Maria Ginzburg is a Jubilance employee who was born in Russia and grew up in the United States but this month is moving to Israel to embark on her next adventure!  We caught up with Maria to talk to her about how each culture is specific and different and what it means to be a woman in all of these countries.




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Alice: Hi, all! Thank you for coming back and joining us. We’re so excited to have Maria Ginzburg on today for our Woman’s Weekly! Hooray! We’re doing this Facebook live event today about Maria Ginzburg. She is Russian but grew up here, in the US, and now is moving to Israel. So we’re really excited to talk to her and we’re excited for you to join us. So thank you and welcome!

Maria: Thank you, I’m excited to be here, too. Hi, Alice!

Alice: Hi! Nice to have you, Maria! So I just want to introduce Maria to all of our viewers. So Maria Ginzburg works for Jubilance but she’s moving to Israel. So we’re so sorry to see her go but we’re excited to talk to her today about her move, her origins in Russia, and life as an international girl. I’m Alice from Jubilance so thank you for joining us today.

Maria: Thanks for joining us, everyone.

Alice: Great so we just want to start with some fun questions. So tacos or pizza?

Maria: Honestly, as long as they have a ton of cheese on them, I’ll pick either one.

Alice: That’s great. What kind of cheese?

Maria: There are a lot of cheeses I like. There’s obviously the regular Mozzarella, Casa Fresco. I like– Halloumi isn’t really for pizza, to be honest, but it’s one of my favorite cheeses.

Alice: Really?

Maria: Yes, I love Halloumi, you kind of sauté it, it has a really nice crust and I like Brie.

Alice: So good. I like the stinkier the better. So delicious. Okay. Netflix or coffee?

Maria: Netflix.

Alice: Great.

Maria: I don’t drink any coffee.

Alice: Frozen yogurt or ice cream?

Maria: Frozen yogurt. I really like the tart flavor.

Alice: Cool. So can you tell us about where you’re from, Maria?

Maria: So I was originally born in Russia. St. Petersburg, Russia, and now I’ve lived in San Diego for honestly most of my life, but I live in a Russian immigrant family so I still have that influence.

Alice: That’s amazing. Do you ever go back to Russia? Have you made it back?

Maria: Yes, I’ve gone back a lot of times. I don’t think they can tell me apart from the natives so that’s nice.

Alice: That’s amazing. What’s your favorite part about San Diego? You’ve been here all your life and you’re about to move.

Maria: Honestly, the beach and the weather. I really loved just how warm it was all the time and I love the palm trees, and the beaches, and swimming in the ocean, and surfing. So I’m going to miss that because I’m actually going to be in Jerusalem where there are no beaches.

Alice: Terrible!

Maria: Yes.

Alice: Oh no!

Maria: But Tel Aviv is only a few hours away on a bus so obviously I’ll go over there and swim a little.

Alice: Perfect. Do you have a favorite restaurant in San Diego? Where should we check out or hit up before you leave?

Maria: Oh no, I forgot to look this up but I have a favorite restaurant in LA, it’s a kosher restaurant, I think it’s called Charcoal Bar and Grill or Charcoal Grill and Bar. It is actually the best restaurant I’ve ever been to. It’s a meat restaurant so everything there is meat and they have the most amazing food. I remember they have pulled lamb burgers with Moroccan spices and so on. Yes, Moroccan cigars. They’re like– I don’t know, they remind me of the Chinese– I don’t know what they’re called–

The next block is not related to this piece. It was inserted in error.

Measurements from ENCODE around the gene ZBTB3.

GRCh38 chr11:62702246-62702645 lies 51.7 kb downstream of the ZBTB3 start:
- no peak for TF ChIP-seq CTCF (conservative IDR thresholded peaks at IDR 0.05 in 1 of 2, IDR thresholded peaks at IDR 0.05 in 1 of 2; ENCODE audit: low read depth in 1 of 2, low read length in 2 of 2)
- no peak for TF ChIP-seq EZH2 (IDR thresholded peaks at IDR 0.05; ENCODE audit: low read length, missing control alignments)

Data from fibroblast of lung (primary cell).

Alice: Spring rolls or something?

Maria: Spring rolls. They look like a spring roll but it’s more Moroccan and it has meat in it. It’s really good.

Alice: That sounds really good.

Maria: So it’s one of the–

Alice: Anything with meat.

Maria: It’s so succulent and perfect so highly recommend that place.

Alice: That’s awesome.

Maria: If they want to give me a free dinner for free marketing – please.

Alice: Charcoal Grill, okay, in LA.

Maria: -and the Bar! Yes.

Alice: Yes. So I’d love to hear the step-by-step process of how you got to where you are. So now you’re going to Israel, you’re going back to school, but you started off with the company Terra Biological, which is the parent company of Jubilance for everyone watching, in a very different sort of role. Can you talk about how that changed and shifted over the years?

Maria: Yes, so basically I believe I’ve been at Terra Biological for two years, around two years. I actually started off as– I was basically filing papers. I was just looking for a job and I applied everywhere. Thankfully, I got a call back from Kathy Cash herself inviting me to come file papers, do some light administrative work. I did that for a while, but I’ve always been, honestly, kind of what you would call tech-savvy, and so I was asked to do a few things here and there until I was asked to design a website and so on. I learned how to do email marketing, how to use the email marketing software that we use. It was history from there, I got promoted and got a lot of opportunities to get trained to actually know how to do it. So it’s been an amazing time getting to learn everything.

Alice: You are just a go-getter because you just taught yourself everything that you know, which is just amazing.

Maria: Thank you.

Alice: Yes. How did you find out about Terra Biological in the beginning? It was just like a job posting or–

Maria: Yes, pretty much. I was on and I was applying like click-click-click-click at everything and yes, they called me back. That’s how I found out about Terra Biological.

Alice: Perfect. That’s amazing. So you’ve been there for the start of Jubilance. What do you think the most rewarding part of it has been, working on this new supplement?